When parents are worried about a child being depressed or having an eating disorder or a problem with drugs or drinking, the family pediatrician is the natural place to turn for help. But families might not get the help they need. Doctors, it turns out, are often reluctant to tackle children's mental and behavioral problems.
That's the sobering news from a study that offers clues as to why so many families struggle to get treatment for their troubled children. Fortunately, it also offers insight into how parents can work the system to get their children the help they need.
Mental-health care may sound like a frill compared with, say, treating asthma or strep throat. Yet mental-health problems are nearly twice as common as asthma, with at least 11 percent of children having a mental or behavioral disorder that significantly impairs their life. Given that, you'd think that pediatricians would be all over the mental-health issue.
Not so, alas. Doctors, like the rest of us, are uncomfortable bringing up subjects that carry a stigma, as mental illness still does. Another big problem: Pediatricians, like all primary-care docs, have way too much on their plates and, thanks to measly insurance reimbursements, way too little time for each patient. In 2006, researchers tallied up all the pieces of advice that the American Academy of Pediatrics expects its members to convey to parents and patients. The grand total: 162. Given that most kids see the pediatrician just once or twice a year for a brief office visit, that to-do list is absurd. Doctors are left to choose one or two items to address, and the odds are their choice won't match the top concerns of parent or child.
That's especially true with mental health, which accounts for just a small fraction of those 162 items. "The majority of pediatricians are not comfortable treating these conditions," says Ruth Stein, a professor of pediatrics at the Albert Einstein College of Medicine and the Children's Hospital at Montefiore in the Bronx, N.Y. Stein looked at responses from a 2004 survey of pediatricians across the United States and reported in the January Ambulatory Pediatrics. Almost all of the 659 pediatricians who responded said they should be responsible for identifying mental and behavioral problems in children. The numbers get interesting when the docs were asked who should manage or treat the problems. Seventy percent were willing to take on treating ADHD, but the numbers plummeted for other disorders: Just 25 percent were willing to treat depression, for instance; 21 percent were ready to tackle substance abuse; and 32 percent would treat or manage eating disorders. Most of the doctors said they would refer children with those diagnoses for treatment elsewhere.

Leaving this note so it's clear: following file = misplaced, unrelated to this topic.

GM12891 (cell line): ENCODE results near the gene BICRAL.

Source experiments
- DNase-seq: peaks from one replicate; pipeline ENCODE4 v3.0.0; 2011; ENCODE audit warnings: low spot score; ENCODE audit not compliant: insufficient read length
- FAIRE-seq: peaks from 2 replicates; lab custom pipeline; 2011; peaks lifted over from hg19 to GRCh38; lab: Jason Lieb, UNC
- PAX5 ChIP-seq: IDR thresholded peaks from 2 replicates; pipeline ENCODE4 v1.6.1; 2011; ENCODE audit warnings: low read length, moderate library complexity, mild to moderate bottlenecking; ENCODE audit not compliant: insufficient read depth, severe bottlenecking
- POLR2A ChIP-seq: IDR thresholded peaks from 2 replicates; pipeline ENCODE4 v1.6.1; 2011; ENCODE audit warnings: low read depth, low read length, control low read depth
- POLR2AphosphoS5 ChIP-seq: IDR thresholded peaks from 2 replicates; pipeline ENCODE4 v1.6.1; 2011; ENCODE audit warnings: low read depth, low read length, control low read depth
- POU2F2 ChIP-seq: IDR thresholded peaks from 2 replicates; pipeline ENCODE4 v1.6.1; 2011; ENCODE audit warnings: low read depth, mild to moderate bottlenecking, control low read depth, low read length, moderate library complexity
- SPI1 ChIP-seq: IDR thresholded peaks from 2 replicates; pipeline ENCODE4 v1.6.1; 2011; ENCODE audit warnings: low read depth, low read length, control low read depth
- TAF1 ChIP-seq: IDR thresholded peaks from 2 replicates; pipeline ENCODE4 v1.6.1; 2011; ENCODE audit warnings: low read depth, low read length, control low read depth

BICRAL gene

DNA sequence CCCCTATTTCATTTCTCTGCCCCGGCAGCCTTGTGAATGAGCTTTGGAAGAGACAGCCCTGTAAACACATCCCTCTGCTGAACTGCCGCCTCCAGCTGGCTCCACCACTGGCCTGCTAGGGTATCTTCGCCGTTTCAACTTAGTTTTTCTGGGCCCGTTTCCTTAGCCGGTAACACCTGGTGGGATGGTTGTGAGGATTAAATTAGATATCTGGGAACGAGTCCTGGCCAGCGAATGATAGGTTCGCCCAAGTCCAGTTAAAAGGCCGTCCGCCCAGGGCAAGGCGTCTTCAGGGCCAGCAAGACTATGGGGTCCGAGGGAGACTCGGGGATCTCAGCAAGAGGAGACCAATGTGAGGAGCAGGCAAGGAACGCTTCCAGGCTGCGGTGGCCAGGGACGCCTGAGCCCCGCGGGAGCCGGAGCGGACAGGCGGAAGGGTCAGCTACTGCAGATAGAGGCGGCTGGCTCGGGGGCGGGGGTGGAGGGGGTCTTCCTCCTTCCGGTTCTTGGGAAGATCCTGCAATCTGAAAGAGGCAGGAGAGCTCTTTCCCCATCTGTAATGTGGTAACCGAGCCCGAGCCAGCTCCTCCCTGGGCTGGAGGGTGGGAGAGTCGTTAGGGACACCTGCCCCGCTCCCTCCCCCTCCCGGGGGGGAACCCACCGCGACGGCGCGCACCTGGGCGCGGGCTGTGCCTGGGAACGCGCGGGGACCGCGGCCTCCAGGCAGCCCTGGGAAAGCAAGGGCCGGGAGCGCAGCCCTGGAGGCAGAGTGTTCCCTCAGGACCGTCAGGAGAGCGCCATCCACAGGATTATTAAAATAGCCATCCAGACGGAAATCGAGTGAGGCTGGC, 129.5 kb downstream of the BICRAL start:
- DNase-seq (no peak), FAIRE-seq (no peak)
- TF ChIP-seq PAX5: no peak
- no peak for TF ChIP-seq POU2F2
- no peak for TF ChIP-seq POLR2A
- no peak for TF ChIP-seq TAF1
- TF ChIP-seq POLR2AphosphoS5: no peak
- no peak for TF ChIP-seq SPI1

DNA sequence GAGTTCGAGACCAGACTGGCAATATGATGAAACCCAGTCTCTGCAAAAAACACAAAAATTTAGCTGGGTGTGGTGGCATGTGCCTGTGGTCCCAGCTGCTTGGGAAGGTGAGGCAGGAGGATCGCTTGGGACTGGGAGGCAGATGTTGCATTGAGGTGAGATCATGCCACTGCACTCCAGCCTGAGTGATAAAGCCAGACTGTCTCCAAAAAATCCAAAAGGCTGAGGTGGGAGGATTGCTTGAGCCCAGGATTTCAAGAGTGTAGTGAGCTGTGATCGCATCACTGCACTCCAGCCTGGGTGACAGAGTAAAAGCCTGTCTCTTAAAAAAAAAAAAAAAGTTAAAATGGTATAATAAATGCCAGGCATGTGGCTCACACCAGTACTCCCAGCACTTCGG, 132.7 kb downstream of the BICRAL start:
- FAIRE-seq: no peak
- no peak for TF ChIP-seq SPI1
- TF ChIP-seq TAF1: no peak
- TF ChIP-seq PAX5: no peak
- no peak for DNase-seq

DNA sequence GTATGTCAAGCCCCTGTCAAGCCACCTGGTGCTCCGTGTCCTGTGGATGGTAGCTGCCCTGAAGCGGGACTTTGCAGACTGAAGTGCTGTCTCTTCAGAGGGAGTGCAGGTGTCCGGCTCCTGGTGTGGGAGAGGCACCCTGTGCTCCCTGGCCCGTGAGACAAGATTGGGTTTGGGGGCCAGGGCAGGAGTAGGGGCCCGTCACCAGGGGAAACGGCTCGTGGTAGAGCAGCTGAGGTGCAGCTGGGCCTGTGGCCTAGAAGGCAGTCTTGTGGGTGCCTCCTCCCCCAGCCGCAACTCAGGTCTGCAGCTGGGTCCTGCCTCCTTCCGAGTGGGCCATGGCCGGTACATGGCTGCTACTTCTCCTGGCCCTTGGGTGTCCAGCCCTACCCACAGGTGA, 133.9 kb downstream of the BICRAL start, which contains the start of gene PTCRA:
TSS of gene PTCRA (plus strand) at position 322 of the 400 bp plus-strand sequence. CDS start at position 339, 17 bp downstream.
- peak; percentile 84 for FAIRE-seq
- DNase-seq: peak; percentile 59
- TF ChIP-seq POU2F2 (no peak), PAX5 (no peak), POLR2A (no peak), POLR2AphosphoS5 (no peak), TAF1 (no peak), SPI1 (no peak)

Good idea, except that it's exceedingly difficult for families to find mental health services. There are about 6,300 child psychiatrists nationally, while more than 30,000 are needed to meet the need, according to the Council on Graduate Medical Education. Those parents who do manage to find services often struggle to get insurers to pay for the intensive treatment needed for problems like eating disorders. (For more information on insurance and mental-health care, see "Paying a High Price for Mental Health.") So, for most families, primary-care doctors, including pediatricians, are the only option. The trick, then, lies in figuring out how to work with an overburdened doctor who really does want to take good care of each child.
There's an interesting clue in Stein's survey: Seventy percent of pediatricians put treatment of ADHD on their "to do" list. That may well be because over the past five years the American Academy of Pediatrics has put considerable effort into educating its members on how to treat ADHD themselves. In addition, doctors know that pharmaceutical treatments for ADHD such as Ritalin are relatively safe and widely accepted. "The treatment involves tools that are very comfortable for the pediatrician," says Stein. The key tool? "Writing prescriptions."
This doesn't mean that parents have to let the problems of modern pediatric practice define their children's healthcare. Or, as Stein puts it: "A pediatrician comes with his or her agenda, with what he or she thinks should be done. That shouldn't crowd out the parents' concerns." It's statements like that that give me the gumption to go to the doctor's with my own to-do list and to make sure that it's my family's concerns that drive the agenda for those 10-minute visits, not just the doctor's.
That probably won't be as scary as it sounds. One big positive in this latest survey is that pediatricians do know that it's their responsibility to care for the whole child. Their heads, and their hearts, are in the right place. But both doctors and parents have to work to tailor healthcare to the needs of each child, in an era when doctors are given neither the time nor the money to do so on their own.
"The Demons of Childhood," a 2002 U.S. News & World Report special report, explored why it can be so hard to get mental-health care for children.